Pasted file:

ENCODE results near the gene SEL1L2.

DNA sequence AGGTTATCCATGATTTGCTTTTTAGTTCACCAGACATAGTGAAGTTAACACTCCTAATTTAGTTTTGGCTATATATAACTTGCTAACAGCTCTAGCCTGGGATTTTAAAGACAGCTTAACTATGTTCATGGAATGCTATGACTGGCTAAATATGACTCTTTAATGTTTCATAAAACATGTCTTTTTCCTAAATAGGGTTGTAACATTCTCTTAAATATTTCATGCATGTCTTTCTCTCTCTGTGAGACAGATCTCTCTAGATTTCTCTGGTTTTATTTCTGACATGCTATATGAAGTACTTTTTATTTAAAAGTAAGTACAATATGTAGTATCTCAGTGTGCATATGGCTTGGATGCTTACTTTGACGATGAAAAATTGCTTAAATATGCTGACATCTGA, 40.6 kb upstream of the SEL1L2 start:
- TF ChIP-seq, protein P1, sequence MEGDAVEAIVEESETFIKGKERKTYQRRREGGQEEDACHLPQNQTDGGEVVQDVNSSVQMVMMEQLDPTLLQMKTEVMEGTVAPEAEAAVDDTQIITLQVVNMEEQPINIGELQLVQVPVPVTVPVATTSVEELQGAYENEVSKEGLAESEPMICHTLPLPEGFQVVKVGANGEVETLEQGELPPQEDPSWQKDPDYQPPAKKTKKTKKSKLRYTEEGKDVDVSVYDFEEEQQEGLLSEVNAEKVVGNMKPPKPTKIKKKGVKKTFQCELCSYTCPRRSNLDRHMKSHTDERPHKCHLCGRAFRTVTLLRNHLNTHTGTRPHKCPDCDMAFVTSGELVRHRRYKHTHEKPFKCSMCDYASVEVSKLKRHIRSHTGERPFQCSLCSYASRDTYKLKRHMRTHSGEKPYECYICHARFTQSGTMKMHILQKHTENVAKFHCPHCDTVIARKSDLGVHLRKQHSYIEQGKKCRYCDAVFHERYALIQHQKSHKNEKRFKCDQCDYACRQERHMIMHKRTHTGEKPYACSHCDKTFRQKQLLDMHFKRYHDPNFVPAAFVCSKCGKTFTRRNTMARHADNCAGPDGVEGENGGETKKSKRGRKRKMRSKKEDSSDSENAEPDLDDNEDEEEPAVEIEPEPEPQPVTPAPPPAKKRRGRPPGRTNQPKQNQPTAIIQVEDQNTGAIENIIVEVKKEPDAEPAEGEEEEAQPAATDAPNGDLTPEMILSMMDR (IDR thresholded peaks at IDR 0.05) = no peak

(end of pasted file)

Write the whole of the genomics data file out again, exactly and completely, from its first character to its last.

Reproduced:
ENCODE results near the gene SEL1L2.

DNA sequence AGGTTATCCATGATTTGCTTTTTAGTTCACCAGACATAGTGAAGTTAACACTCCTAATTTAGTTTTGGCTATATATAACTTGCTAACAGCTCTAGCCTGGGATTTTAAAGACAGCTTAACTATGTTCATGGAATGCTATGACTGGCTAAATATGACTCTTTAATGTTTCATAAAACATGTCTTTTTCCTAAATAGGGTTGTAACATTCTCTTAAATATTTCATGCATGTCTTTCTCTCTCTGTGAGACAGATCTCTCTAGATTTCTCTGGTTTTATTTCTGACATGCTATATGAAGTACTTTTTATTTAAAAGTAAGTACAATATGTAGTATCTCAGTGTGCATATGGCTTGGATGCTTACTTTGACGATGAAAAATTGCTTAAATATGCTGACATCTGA, 40.6 kb upstream of the SEL1L2 start:
- TF ChIP-seq, protein P1, sequence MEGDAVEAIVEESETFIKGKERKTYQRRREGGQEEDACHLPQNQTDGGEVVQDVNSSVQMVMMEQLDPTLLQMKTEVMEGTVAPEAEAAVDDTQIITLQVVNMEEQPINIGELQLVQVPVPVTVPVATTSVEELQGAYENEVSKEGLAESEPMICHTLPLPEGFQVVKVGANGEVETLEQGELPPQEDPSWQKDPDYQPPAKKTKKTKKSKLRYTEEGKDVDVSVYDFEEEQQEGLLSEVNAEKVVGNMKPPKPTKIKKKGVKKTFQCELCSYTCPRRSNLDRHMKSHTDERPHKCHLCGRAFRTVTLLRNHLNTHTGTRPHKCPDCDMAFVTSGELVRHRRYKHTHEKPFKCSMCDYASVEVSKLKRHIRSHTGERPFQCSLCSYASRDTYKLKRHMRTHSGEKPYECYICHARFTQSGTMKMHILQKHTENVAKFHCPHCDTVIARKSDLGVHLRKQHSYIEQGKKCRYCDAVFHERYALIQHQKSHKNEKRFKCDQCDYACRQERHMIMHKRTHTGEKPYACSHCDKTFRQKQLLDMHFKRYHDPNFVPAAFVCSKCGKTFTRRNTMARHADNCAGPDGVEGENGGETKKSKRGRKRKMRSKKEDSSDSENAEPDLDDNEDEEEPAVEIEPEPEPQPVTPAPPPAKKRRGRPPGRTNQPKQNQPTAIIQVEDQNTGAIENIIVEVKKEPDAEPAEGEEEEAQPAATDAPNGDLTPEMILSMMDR (IDR thresholded peaks at IDR 0.05) = no peak